In 1995, there was “Wonderwall” by Oasis. In 1997, it was the Verve’s “Bitter Sweet Symphony.” The Britpop craze of that decade spawned many other massive songs and albums, but you might say the peak of this catchy alt-rock sound had these singles for parentheses. And if you were, say, a jaded 12-year-old white kid when “Bitter Sweet Symphony” dominated radio waves and MTV alike, you prized it as a crucial anthem.
Nothing could be cooler, I thought at the time, than the music video of a pale, shaggy, stone-faced Richard Ashcroft, the Verve’s frontman, walking through London toward the camera in a single continuous shot, refusing to break his stride, even when he slammed into a person going the other way.
As I listened to “Bitter Sweet Symphony” on my Sony Discman — it was the first track on the album, and I rarely got past it — I tried to emulate Ashcroft’s indifferent swagger. I knew the future held disappointment in store, as the song effectively said so: “‘Cause it’s a bitter sweet symphony this life / Trying to make ends meet, you’re a slave to money then you die.” But if I faced this truth head-on, unafraid, with that soaring orchestral loop in my ears, I would know beauty.
Years later, in college and beyond, “Bitter Sweet Symphony” wasn’t quite the mood. It was a little earnest, a little corny — we’d gotten hooked on Radiohead in the meantime — and did the Verve really title a record Urban Hymns? Embarrassing.
But the DNA of the song, that hypnotic string sample, would not fade away. We came to prefer it embedded in the mashups of the era: Limewire MP3s that layered it under Jay Z’s “Dirt Off Your Shoulder,” Girl Talk’s cheeky pairing with a filthy line from the Ying Yang Twins (“Wait till you see my dick”), and eventually, the demo mix of Jason Derulo’s “Ridin’ Solo,” in which the riff is unmistakable. Derulo, however, hadn’t cleared this usage, meaning the official track features different, electronic instrumentation.
This was, in fact, yet another chapter in the long legal saga of that simple musical pattern, a story that drives to the heart of the melody’s enduring influence and triumphant sorrow. For the Verve had borrowed it from the Andrew Oldham Orchestra’s 1965 arrangement of the Rolling Stones’ “The Last Time,” itself an homage to (or, some would say, a blatant ripoff of) the Staple Singers’ gospel take on the traditional song “This May Be the Last Time.”
If you saw the “Bitter Sweet Symphony” video on VH1’s Pop-Up Video, you knew that it triggered a lawsuit, and that, in the end, the band made essentially nothing off their biggest hit. Songwriting credits reverted to Mick Jagger and Keith Richards, who collected royalties along with manager and copyright holder Allen Klein. (Oldham took his cut through a separate filing.)
All of which made the track into something of a self-fulfilling prophecy — the sweetness of a chart-topping, era-defining single, combined with the bitter taste of industry giants pocketing the profit on charges of plagiarism, even though the chain of artistic thievery had kicked off in the 1960s. The feud didn’t truly end until 2019, a decade after Klein, the plaintiff of the original suit, passed away: Ashcroft announced that Jagger and Richards had signed the rights back to him, guaranteeing future royalties on the song, “a truly kind and magnanimous thing for them to do.”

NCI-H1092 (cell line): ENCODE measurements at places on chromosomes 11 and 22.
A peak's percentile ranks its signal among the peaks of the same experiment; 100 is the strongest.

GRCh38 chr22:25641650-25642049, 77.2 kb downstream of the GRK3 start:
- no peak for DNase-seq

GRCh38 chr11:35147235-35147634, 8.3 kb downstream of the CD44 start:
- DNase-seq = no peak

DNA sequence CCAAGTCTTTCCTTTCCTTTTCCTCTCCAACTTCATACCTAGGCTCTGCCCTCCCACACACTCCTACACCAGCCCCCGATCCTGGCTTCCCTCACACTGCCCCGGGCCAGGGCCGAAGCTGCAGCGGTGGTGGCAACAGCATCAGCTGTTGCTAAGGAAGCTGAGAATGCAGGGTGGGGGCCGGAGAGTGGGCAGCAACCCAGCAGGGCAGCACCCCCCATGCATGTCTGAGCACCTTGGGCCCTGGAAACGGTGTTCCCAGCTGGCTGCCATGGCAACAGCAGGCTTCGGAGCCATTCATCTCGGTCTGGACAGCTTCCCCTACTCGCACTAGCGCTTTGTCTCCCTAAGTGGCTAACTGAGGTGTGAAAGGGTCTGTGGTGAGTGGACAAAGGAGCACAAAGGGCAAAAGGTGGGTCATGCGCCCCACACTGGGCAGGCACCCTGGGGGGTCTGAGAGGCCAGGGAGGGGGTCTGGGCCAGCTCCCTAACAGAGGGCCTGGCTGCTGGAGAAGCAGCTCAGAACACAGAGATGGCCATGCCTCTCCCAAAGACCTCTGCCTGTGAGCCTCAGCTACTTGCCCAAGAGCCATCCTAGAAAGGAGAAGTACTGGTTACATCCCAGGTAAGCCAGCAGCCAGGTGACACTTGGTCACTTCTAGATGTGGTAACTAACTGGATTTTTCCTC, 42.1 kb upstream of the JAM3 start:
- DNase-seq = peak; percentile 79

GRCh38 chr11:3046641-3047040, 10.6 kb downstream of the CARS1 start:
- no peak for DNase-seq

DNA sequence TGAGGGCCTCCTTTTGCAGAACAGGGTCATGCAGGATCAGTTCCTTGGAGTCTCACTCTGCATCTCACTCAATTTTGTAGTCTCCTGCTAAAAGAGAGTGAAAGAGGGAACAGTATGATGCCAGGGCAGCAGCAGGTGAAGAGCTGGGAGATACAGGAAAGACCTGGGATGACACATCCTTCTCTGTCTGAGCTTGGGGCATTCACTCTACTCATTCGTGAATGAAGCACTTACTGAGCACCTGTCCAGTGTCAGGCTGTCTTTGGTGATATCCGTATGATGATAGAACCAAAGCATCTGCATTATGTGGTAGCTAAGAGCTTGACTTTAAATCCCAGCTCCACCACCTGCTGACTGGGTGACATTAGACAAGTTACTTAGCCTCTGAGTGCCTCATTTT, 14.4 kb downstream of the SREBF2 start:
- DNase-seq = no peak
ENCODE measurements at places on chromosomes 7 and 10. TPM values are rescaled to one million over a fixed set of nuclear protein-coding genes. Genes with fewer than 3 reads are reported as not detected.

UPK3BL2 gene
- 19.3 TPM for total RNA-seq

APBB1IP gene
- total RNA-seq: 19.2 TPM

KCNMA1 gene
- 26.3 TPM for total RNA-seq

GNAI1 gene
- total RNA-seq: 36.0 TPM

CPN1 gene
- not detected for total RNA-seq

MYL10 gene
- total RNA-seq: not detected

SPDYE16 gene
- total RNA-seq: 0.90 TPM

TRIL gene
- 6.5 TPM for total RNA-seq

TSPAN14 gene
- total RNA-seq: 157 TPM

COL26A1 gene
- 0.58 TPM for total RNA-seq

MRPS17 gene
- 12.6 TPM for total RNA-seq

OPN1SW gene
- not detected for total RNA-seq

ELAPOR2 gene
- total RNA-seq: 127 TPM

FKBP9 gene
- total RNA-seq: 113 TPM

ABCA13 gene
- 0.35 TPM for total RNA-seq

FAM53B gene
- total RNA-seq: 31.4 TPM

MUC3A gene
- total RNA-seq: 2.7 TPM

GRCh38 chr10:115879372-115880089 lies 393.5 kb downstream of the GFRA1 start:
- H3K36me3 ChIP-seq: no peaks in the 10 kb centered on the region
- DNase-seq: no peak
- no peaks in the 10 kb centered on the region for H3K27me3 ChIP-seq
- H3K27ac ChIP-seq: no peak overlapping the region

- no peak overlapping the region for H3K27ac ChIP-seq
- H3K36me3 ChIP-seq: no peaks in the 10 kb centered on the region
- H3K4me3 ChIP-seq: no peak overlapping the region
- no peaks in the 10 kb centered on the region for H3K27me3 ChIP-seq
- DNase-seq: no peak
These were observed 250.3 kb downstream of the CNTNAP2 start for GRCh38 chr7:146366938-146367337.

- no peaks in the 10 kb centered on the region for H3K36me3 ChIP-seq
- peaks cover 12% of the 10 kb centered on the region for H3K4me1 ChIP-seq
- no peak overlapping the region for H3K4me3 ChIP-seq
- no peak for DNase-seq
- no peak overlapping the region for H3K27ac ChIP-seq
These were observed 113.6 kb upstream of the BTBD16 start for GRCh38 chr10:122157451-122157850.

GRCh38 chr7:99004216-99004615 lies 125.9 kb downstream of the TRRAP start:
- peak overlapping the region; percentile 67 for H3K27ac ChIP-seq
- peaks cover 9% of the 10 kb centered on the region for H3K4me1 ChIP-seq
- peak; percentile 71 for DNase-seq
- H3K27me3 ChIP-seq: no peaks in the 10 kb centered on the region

With all that baggage, it’s no wonder “Bitter Sweet Symphony” continues to strike a nerve for people currently on their way toward middle age. Not only is it a nostalgia wormhole to a time when we were over it all, but had barely achieved sentience; it’s also an ode to the truth of banal cliché: Money does rule the world, it’s impossible to change who you are and there’s no such thing as “originality” — all of culture derives from something previous. We spend early adulthood rolling our eyes at the cheap wisdom of this sentiment, since it seems so obvious, hardly suspecting that “Bitter Sweet Symphony” is about the acceptance of it, which we’re still holding at arm’s length.
Not for nothing is my current favorite lyric, one I never registered as a kid: “I let the melody shine, let it cleanse my mind, I feel free now.” Inevitably, a sonic experience that gives you goosebumps will transcend any of the woe and heartache it may have caused, synchronizing with the very atmosphere. This particular phrase, dear to melodramatic white dorks like me for decades now, has recently shown up in the work of black artists, where its effect is stronger than ever — Young Thug’s “Magnolia” manipulates the sample to suspend it in the uncanny gap between the familiar and the strange, and the result is just as addictive as “Bitter Sweet Symphony.” In the heredity of Oldham’s swooning strings, we have a through line for pop music, and therefore history.
Don’t beat yourself up, then, for turning to the Verve when you want to let a wistful and serene emotion wash over you. There’s no resisting it, and plenty of us are in the same boat. Neither can surrendering to this melancholy air again and again ever bring a resolution — the cycle of notes insinuates their eternal echo, the undying repeat. Maybe that’s why musicians and producers keep picking it up — to add their piece to a thread. Any aliens who picked up radio signals from the 1990s have probably done the same.
Ownership? Copyright? None of it counts in the journey on the only road I’ve ever been down. You know, the one that takes you to the places where all the veins meet. Yeah.